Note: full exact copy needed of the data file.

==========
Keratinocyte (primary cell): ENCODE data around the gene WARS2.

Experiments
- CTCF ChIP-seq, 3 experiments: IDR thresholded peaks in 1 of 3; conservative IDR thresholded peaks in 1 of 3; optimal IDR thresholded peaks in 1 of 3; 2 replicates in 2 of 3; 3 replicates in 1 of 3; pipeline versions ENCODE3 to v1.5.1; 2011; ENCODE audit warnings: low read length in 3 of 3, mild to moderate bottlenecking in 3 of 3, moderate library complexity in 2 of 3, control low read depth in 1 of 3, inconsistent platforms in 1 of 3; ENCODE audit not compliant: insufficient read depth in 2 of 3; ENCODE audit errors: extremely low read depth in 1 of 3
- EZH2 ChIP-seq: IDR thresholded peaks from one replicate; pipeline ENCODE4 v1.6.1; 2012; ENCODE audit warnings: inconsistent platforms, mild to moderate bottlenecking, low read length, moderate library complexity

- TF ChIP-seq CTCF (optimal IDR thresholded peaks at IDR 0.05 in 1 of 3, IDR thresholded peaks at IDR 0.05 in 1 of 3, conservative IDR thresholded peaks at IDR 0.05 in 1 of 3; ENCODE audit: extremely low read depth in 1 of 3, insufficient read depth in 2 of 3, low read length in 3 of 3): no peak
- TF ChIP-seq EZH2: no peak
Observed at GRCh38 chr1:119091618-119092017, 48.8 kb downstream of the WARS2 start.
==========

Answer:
Keratinocyte (primary cell): ENCODE data around the gene WARS2.

Experiments
- CTCF ChIP-seq, 3 experiments: IDR thresholded peaks in 1 of 3; conservative IDR thresholded peaks in 1 of 3; optimal IDR thresholded peaks in 1 of 3; 2 replicates in 2 of 3; 3 replicates in 1 of 3; pipeline versions ENCODE3 to v1.5.1; 2011; ENCODE audit warnings: low read length in 3 of 3, mild to moderate bottlenecking in 3 of 3, moderate library complexity in 2 of 3, control low read depth in 1 of 3, inconsistent platforms in 1 of 3; ENCODE audit not compliant: insufficient read depth in 2 of 3; ENCODE audit errors: extremely low read depth in 1 of 3
- EZH2 ChIP-seq: IDR thresholded peaks from one replicate; pipeline ENCODE4 v1.6.1; 2012; ENCODE audit warnings: inconsistent platforms, mild to moderate bottlenecking, low read length, moderate library complexity

- TF ChIP-seq CTCF (optimal IDR thresholded peaks at IDR 0.05 in 1 of 3, IDR thresholded peaks at IDR 0.05 in 1 of 3, conservative IDR thresholded peaks at IDR 0.05 in 1 of 3; ENCODE audit: extremely low read depth in 1 of 3, insufficient read depth in 2 of 3, low read length in 3 of 3): no peak
- TF ChIP-seq EZH2: no peak
Observed at GRCh38 chr1:119091618-119092017, 48.8 kb downstream of the WARS2 start.